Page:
Sexual Harassment


In 1991, “Sexual Harassment” became a widely known term throughout the US. That was the year that Anita Hill accused Clarence Thomas, a Supreme Court justice nominee, of unwanted sexual comments when she was employed by him. Even though Thomas was still sworn in as a Supreme Court Justice, Hill’s allegations prompted a great deal of open debate and public interest in the topic. President George H. W. Bush reconsidered his opposition to a bill giving harassment victims the right to pursue federal damage awards, back pay, and reinstatement, and Congress passed legislation that put these protections in place. In the following year, sexual harassment complaints increased by 50%. Today, allegations of sexual harassment in the workplace are taken very seriously and include a range of inappropriate and offensive behaviors, including physical harassment and unwanted advances, and verbal, non-verbal, visual, or written harassment that doesn’t involve physical contact. Examples of workplace sexual harassment include verbal sexual propositions, innuendos, or comments about the employee’s body; requests for sexual favors; sexual gestures; offensive pictures depicting sexual or sexually suggestive acts; and references to the employee’s sexual habits or preferences.

Sexual Harassment is Not Only a Women’s Issue
Either a man or a woman can be a victim or a perpetrator of sexual harassment at work. Perpetrator and victim may be of the same sex or opposite sexes, and either or both may be heterosexual or homosexual.

Employer Responsibility
The law requires that every employer must take care that the workplace is free from sexual harassment. This responsibility goes beyond simply making a statement of policy. An employer should include a statement prohibiting sexual harassment, backed up by a clearly-articulated grievance procedure and should follow that procedure to the letter.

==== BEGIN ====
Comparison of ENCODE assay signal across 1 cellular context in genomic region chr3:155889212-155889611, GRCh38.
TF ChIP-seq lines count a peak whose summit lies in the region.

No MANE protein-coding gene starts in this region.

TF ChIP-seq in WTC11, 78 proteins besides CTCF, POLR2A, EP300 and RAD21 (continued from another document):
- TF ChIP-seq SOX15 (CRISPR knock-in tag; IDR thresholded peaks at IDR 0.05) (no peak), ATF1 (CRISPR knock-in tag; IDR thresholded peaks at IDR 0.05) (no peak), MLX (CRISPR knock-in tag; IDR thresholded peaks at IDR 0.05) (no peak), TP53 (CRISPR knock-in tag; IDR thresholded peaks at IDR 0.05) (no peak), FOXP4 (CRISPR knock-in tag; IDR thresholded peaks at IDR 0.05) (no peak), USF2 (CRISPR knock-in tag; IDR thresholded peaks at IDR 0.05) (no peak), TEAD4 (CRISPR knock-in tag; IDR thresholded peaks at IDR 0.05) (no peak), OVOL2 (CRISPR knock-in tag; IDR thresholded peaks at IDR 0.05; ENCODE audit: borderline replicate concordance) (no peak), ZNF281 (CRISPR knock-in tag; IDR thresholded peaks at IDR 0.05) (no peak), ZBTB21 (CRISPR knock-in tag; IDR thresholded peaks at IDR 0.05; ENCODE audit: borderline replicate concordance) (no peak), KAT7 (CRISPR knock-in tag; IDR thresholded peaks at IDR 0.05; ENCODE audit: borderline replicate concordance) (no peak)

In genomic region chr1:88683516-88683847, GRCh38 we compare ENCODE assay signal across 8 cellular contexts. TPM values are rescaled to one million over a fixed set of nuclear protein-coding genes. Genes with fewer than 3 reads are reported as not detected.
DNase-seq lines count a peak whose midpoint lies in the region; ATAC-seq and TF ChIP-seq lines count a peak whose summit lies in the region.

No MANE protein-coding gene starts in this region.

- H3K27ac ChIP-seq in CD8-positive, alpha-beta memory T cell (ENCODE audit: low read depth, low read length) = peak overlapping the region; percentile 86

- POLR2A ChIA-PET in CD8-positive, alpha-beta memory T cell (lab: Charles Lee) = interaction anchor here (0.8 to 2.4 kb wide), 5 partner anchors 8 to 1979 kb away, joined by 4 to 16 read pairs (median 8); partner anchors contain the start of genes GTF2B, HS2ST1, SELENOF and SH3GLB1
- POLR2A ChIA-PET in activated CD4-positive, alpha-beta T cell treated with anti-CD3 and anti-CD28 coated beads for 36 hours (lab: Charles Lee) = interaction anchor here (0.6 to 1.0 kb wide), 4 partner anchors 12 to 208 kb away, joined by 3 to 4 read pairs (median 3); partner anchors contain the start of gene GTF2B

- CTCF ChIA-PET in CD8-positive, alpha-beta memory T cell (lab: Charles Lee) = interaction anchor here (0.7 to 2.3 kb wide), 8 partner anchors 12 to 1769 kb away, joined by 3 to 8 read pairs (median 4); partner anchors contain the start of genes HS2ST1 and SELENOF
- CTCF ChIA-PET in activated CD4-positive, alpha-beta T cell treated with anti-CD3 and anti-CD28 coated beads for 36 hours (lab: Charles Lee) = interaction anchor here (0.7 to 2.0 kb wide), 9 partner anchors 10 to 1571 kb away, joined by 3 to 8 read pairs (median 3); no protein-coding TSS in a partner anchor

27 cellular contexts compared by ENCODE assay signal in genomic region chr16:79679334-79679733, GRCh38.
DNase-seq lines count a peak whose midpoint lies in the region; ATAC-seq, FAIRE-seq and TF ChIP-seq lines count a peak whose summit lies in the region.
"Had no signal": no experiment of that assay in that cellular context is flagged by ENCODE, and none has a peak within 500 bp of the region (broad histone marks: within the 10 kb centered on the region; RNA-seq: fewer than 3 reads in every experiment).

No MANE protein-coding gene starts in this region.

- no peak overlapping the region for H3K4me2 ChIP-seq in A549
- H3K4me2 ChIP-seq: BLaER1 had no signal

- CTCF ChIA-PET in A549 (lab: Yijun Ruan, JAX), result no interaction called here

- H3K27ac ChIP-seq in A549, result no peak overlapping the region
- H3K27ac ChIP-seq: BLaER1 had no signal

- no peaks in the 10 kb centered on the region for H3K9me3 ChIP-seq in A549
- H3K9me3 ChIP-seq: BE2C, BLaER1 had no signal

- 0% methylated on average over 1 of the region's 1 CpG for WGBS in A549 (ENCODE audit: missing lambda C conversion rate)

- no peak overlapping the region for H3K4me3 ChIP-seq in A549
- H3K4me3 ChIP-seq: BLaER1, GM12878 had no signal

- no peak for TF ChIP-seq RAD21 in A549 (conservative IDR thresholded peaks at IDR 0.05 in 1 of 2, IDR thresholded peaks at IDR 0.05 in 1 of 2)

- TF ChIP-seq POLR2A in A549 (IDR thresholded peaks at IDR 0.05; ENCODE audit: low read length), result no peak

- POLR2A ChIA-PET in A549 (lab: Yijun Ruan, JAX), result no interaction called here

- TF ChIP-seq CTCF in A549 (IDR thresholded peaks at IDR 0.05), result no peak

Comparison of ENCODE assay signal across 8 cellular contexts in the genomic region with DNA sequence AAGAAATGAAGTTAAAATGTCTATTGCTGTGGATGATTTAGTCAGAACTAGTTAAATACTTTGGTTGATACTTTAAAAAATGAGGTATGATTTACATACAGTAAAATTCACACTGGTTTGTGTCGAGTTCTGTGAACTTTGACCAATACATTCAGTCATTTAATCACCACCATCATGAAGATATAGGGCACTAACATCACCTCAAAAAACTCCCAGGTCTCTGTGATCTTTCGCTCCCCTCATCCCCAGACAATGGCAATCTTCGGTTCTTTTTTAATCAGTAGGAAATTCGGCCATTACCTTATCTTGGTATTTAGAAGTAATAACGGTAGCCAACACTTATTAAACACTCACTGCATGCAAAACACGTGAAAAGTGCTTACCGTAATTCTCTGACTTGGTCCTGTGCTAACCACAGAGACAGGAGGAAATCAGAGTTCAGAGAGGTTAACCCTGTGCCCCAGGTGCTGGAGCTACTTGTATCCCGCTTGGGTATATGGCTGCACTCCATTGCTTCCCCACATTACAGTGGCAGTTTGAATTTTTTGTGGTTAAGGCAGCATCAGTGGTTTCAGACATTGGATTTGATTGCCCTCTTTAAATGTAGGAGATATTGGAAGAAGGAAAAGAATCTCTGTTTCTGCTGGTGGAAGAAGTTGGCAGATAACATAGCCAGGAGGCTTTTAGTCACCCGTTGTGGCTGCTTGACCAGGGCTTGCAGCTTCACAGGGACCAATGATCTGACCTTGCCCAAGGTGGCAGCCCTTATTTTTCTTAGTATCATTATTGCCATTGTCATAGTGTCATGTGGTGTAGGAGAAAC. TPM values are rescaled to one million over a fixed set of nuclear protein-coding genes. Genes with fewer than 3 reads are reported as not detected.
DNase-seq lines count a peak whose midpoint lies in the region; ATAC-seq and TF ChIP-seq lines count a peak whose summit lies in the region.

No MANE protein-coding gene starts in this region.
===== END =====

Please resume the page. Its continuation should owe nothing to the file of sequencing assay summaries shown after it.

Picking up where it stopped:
When You’ve Been Sexually Harassed At Work
If you have been sexually harassed in the workplace, and following the company’s grievance procedure has not put a stop to it, your first two steps should be to:
• Consult an employment attorney who handles sexual harassment; and
• File a complaint with the EEOC and California’s Office of the Labor Commissioner, a requirement before filing a lawsuit.

Hire an Experienced Los Angeles Sexual Harassment Attorney
The employment lawyers at the California Employment Legal Group devote a substantial portion of their practice to protecting the rights of workers from unfair employment practices and unwarranted discrimination and harassment, including sexual harassment in the workplace. The ability to work for a living is a basic human right, and it is in the interest of everyone to try to achieve a workplace characterized by respect for human dignity. We are passionate about protecting that right, and we are committed to workplace justice for all Californians. We will investigate your situation and assist you with all paperwork that you’ll need to file before initiating a lawsuit. If you’re still on the job, we will monitor your situation to make certain that no one is attempting to retaliate against you, which is illegal. The great majority of sexual harassment claims are settled out of court. Nevertheless, you want to make sure that the sexual harassment attorney you select has the litigation experience and skill to take your case to a jury if an agreement is not reached before trial.

The California Employment Legal Group will never back down from trying a case. From the day your case comes into our office, we will prepare it for trial. Whenever possible we will attempt to get an award of both compensatory and punitive damages to increase the amount of your recovery and deter the employer from allowing further sexual harassment in the future. Protect your rights. Call the California Employment Legal Group today for a free case evaluation.

Contact Us Today for a Free Consultation

Email Us or Call Us at (800) 598-7993